1. Also in the UK, also just ordered a K40, and finding distilled water locally seems impossible so it looks like it’s going to be online only, so delivery charges don’t help.

          I tried local chemists and all they seem to offer now is deionised water, had one chemist say it’s the same thing which did make me doubt him a bit.

          Ordered a home brew fermenting bin to use as the water reservoir.

          1. Try to find battery water, it´s often distilled (check label). Distilled vs deionised is similar in water quality but they act different in our setups. It will work with deionised too but not as long.
            With my first laser i made my own distilled, a big pan on the stove with tap water and a funnel upside down on the top with a hose to a closed 25L home brewing bin, took some time but it worked pretty good 🙂

  4. Hello,

    I recently found your site, great info !! I built myself a cooling box out of some peltiers I had. Think of like a mini freezer / powered ice chest you take in the car.

    The problem Im having is that if Im not doing alot of cutting i.e the tube isnt getting hot then the water and biocide in my cooling loop starts to get icy. Im terrified that will ice up to the point that flow would stop.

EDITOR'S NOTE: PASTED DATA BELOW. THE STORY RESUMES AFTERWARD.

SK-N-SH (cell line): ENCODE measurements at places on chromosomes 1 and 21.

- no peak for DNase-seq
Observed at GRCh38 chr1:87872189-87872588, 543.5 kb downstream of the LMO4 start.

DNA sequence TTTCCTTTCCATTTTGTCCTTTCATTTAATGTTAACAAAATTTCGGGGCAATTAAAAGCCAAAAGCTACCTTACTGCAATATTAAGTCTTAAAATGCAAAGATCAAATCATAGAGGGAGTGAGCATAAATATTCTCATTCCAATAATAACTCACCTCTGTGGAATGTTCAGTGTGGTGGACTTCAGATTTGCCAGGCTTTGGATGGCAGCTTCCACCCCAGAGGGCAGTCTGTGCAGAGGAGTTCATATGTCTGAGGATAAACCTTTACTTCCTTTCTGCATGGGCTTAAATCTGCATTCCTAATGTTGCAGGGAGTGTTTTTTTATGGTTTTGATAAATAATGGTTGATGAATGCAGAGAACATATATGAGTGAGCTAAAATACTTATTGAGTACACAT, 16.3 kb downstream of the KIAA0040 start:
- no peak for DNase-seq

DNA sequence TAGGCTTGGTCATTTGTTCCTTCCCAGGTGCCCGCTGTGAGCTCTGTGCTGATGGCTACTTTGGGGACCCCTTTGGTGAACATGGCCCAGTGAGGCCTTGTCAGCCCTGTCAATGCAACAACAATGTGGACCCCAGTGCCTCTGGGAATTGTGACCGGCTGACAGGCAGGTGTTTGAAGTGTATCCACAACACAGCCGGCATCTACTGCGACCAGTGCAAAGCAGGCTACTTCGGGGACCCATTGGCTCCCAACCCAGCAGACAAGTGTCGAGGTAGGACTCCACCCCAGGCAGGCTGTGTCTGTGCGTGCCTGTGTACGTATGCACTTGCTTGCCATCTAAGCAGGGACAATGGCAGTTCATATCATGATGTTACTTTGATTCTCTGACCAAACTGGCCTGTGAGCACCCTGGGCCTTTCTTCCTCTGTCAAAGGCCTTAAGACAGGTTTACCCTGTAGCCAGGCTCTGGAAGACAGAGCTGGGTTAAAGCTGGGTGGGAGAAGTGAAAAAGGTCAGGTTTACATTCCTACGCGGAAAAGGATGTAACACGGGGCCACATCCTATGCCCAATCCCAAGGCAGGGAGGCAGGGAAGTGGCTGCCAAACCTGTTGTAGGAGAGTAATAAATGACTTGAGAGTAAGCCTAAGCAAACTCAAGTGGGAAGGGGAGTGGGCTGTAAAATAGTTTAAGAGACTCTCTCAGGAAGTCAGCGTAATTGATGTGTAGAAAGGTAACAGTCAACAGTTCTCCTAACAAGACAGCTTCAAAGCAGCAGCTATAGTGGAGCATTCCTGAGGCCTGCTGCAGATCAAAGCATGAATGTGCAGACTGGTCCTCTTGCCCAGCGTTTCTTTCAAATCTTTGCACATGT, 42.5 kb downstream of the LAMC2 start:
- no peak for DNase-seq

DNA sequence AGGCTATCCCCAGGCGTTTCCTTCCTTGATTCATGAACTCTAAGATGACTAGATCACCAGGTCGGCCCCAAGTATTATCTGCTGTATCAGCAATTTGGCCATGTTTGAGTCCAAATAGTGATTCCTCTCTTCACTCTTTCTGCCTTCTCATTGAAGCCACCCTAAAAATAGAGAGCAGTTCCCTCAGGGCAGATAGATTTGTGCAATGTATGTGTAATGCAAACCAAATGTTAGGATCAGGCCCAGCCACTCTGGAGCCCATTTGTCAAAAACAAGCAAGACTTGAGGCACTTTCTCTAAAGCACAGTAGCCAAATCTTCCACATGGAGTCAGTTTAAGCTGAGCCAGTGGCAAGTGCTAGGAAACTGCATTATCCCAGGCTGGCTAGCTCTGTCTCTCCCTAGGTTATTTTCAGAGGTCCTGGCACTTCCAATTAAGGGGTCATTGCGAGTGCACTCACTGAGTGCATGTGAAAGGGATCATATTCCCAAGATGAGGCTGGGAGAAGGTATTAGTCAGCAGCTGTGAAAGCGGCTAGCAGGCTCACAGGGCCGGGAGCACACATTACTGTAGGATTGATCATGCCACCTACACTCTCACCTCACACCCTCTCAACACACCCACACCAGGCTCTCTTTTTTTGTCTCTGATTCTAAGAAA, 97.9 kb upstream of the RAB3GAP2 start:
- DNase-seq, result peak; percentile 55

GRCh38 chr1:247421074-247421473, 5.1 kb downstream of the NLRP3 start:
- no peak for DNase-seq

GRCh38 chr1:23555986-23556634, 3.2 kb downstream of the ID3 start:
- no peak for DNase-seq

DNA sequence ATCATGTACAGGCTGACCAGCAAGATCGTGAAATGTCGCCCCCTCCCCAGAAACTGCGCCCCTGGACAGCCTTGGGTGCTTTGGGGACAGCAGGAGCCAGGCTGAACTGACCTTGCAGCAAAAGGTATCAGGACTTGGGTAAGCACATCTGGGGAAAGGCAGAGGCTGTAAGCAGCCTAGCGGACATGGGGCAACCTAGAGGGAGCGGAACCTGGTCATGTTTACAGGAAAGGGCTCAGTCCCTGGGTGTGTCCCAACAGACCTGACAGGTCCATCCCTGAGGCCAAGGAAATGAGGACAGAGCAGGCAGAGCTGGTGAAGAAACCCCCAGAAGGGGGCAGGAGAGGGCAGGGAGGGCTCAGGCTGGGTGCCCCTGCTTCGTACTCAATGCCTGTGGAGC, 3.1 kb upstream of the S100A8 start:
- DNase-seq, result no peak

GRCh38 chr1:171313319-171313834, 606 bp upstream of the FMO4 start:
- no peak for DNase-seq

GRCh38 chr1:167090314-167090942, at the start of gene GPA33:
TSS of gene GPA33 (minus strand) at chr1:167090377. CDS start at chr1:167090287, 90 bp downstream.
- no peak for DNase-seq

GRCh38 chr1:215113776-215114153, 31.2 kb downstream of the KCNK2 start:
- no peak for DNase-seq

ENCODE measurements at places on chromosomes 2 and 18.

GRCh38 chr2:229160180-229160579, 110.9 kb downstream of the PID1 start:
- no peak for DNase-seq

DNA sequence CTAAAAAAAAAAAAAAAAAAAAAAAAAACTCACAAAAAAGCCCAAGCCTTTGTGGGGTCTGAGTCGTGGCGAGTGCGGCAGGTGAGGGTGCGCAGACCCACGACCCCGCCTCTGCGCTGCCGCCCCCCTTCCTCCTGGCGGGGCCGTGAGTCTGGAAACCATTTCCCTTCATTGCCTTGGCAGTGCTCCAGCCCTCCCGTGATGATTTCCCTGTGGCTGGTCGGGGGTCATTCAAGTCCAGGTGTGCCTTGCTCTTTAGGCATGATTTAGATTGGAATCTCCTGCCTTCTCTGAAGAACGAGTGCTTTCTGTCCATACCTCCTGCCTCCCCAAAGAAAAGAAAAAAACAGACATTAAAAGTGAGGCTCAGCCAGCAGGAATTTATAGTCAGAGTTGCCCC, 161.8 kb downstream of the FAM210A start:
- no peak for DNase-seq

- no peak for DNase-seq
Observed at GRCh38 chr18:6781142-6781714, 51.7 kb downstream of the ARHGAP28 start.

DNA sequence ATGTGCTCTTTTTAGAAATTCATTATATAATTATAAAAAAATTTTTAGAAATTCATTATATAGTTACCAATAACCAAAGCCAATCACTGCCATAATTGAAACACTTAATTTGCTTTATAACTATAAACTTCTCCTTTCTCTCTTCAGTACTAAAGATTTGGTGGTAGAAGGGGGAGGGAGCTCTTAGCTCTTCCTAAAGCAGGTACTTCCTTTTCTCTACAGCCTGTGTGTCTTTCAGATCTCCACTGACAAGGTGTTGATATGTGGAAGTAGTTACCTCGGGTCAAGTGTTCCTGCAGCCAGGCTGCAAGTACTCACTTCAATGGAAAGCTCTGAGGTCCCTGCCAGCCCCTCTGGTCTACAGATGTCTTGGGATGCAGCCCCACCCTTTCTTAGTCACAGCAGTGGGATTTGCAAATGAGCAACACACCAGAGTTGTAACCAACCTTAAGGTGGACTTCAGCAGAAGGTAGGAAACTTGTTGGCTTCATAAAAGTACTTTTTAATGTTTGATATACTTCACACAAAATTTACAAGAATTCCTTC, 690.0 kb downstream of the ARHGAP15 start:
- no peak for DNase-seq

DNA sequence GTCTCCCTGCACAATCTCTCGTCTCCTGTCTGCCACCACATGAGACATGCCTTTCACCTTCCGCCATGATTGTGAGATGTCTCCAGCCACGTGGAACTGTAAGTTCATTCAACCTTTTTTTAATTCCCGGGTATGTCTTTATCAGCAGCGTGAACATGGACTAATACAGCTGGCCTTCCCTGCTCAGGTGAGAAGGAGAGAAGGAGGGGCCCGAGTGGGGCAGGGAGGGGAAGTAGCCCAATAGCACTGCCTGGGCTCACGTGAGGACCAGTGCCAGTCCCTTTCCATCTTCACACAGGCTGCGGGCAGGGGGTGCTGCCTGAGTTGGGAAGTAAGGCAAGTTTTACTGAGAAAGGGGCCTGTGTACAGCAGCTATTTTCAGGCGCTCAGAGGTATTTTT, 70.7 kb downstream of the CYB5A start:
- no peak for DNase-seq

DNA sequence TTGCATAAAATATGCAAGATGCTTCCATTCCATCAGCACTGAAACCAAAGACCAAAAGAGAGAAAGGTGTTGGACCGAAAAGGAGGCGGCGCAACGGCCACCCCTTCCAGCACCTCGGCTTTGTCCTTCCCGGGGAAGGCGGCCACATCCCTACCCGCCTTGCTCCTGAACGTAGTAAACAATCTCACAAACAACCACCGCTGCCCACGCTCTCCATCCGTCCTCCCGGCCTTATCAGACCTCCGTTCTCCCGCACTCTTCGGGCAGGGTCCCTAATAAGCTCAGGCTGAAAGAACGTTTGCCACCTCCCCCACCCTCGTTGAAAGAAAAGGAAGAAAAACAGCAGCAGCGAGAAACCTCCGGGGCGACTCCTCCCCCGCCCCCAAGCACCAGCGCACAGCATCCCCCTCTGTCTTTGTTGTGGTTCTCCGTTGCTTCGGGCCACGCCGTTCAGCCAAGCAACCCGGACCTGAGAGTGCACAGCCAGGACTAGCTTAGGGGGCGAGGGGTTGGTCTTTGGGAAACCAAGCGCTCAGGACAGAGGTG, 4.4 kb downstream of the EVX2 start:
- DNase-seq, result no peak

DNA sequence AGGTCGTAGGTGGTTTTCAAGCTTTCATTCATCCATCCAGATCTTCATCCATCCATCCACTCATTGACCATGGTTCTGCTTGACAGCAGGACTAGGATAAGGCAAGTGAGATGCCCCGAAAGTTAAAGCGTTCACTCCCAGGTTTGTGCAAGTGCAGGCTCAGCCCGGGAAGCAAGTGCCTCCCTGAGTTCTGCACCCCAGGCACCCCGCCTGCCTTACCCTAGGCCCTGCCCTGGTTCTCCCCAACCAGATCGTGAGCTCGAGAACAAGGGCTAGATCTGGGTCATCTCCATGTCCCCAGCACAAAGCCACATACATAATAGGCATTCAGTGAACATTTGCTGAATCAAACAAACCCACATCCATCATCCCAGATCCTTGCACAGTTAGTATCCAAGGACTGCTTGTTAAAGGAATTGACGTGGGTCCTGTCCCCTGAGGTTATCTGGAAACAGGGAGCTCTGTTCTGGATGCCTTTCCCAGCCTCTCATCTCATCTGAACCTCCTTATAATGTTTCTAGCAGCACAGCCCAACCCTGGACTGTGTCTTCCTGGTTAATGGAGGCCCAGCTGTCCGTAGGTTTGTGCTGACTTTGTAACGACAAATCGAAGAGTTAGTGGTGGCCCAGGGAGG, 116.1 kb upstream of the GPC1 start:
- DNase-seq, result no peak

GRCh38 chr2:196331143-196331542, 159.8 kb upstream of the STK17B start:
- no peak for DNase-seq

Do you know of an antifreeze that meets all your other suggestions?


    1. Check ebay, amazon or aliexpress for a W1209, its a relay with temp-sensor. So you can set a min-temp when it turns off the peltiers. I have the same thing on my peltiers, it turns off at 15c, above that its on.

    2. Wow, COMPLETELY missed the RV antifreeze in the list. that solves my question lol Disregard

  5. I forgot another question 😛 for a “classic” system with a bucket, what is the minimum water quantity ? I’m running out of space… so I need to find the smallest solution.. as example 10 liters of water in a bucket sized for 15 liters is enough for running the laser for 1 hour of (more or less) continuous work?

    1. Depends on your room temp and how much power you use. You can go with 10L and a couple of ice jugs in that to keep it cold for longer time.

    1. It works partially, a radiator can only pull down the temperature to ambient temps. But a small one like that will have trouble disappating the heat quickly enough. If you have a bigger one you might get water temp close to your room temp. Or if you put it outside the window in the winter you get free cooling.